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Because politics is often the only aspect of Russian life that gets covered in the media abroad, I have made it a point to share other stories about Russia on this blog — from recent Russian films you can stream to renting an apartment/flat in Russia. At the same time, as Vladimir Putin (Владимир Путин) is poised to win his re-election bid in 2018, it’s understandable that the person who has been in power since 1999 (whether as president or prime minster) gets more attention than perhaps any other story from Russia.
Do Russians really adore their leader? Or are they so afraid of the state apparatus that they fake support? This post will try to examine the attitudes of Russians to their president.
In 1999, the first president of an independent Russia, Boris Yeltsin, Борис Ельцин, (remember, Mikhail Gorbachev, Михаил Горбачёв, was the first and last president of the USSR), announced he was stepping down from his office. The prime minister at the time, 5th in less than 2 years, Vladimir Putin, became acting president. Yeltsin endorsed Putin as his successor (преемник). Putin ended up winning 53 percent of the vote.
Rapid and, some would say, poorly managed economic reforms (экономические реформы) of the 1990s caused a drop in many people’s standard of living. According to Demoscope,
В 1992-1993 года́х рост числа́ бе́дных стал сле́дствием либерализа́ции цен, в результа́те чего́ реа́льные дохо́ды граждан сни́зились на 40%.
[In 1992-1993, the number of poor people went up due to price liberalization, and people’s real income went down 40 percent as a result.]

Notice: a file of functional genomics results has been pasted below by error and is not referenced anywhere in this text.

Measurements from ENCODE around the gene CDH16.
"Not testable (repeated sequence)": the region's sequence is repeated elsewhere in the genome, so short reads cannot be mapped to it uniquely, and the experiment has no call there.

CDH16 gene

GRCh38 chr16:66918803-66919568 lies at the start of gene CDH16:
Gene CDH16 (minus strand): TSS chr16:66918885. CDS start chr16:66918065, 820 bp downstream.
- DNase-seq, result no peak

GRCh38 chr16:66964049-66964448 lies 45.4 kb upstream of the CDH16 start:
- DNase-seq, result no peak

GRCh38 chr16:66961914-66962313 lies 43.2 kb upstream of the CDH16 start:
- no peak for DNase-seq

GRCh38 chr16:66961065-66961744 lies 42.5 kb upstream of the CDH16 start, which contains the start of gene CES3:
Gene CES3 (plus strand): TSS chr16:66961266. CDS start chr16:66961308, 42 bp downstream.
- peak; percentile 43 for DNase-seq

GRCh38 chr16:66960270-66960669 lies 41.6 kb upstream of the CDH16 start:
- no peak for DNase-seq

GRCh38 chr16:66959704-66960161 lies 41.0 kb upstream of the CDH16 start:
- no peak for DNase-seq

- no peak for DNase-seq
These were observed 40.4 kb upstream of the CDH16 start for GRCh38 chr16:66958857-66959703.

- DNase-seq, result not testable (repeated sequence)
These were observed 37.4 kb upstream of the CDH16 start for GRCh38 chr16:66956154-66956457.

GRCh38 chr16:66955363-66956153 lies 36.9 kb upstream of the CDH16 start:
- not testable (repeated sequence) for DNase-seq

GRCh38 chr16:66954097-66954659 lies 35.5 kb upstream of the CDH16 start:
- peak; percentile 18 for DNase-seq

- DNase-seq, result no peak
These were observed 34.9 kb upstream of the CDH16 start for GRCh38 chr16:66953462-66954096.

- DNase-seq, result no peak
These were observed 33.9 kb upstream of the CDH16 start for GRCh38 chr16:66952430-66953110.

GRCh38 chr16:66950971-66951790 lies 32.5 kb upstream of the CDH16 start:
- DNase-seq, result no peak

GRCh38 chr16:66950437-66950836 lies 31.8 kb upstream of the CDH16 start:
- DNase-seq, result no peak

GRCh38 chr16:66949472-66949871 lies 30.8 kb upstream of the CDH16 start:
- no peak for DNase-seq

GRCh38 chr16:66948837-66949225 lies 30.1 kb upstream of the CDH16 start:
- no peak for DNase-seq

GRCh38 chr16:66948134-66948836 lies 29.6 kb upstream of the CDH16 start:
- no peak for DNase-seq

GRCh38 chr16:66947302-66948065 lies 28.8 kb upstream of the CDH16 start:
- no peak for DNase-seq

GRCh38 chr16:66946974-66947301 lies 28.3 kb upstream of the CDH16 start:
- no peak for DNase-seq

Почти́ все го́ды правле́ния Влади́мира Пу́тина реа́льные располага́емые де́нежные дохо́ды россия́н росли́, хотя́ и с ра́зной дина́микой.
[Russians’ real disposable income went up almost every year of Vladimir Putin’s reign, albeit at different rates.]
An article in the Financial Times also notes that “[g]rowth during the Putin era lifted large parts of society out of poverty, helped Russians become healthier and live longer, and created a taste for the spoils of middle-class life such as overseas travel” but points out that that growth might have stemmed from high oil prices rather than effective governance. However, what’s called стабильность (stability) has been promoted as Putin’s success.
Putin’s style of governing is not without its critics, who point out a crackdown on the free press and widespread human rights violations. For example, Human Rights Watch has found that
[…] по́сле ма́ссовых проте́стов 2011–2012 годо́в прави́тельство приступи́ло к «закру́чиванию га́ек» — борьбе́ со свои́ми кри́тиками под ви́дом борьбы́ с экстреми́змом и приня́тию зако́нов, кото́рые ограни́чивают свобо́ду сло́ва и информа́ции.
[…] after the mass protests of 2011–2012, the government has started “tightening the bolts” — fighting its critics under the guise of fighting extremism by passing laws that limit freedom of speech and information.
So why do Russians put up with that? There may be many answers from the desire to have a strong leader to nationalism to tolerance for corruption to lack of choice to voter apathy. In the opinion of the Russian journalism Aleksandr Plushev (Александр Плющев),
[…] по некоему обще́ственному догово́ру, негла́сно заключённому в нача́ле нулевы́х, мы променя́ли уча́стие в полити́ческой жи́зни на стаби́льность и досту́пные проду́кты.
[…] according to a social contract of sorts, which we implicitly entered in the early aughts, we traded our participation in politics for stability and easily available food.
What do you think? What do your Russian family and friends say? As always, please be courteous to your fellow readers and the blog team in your comments.
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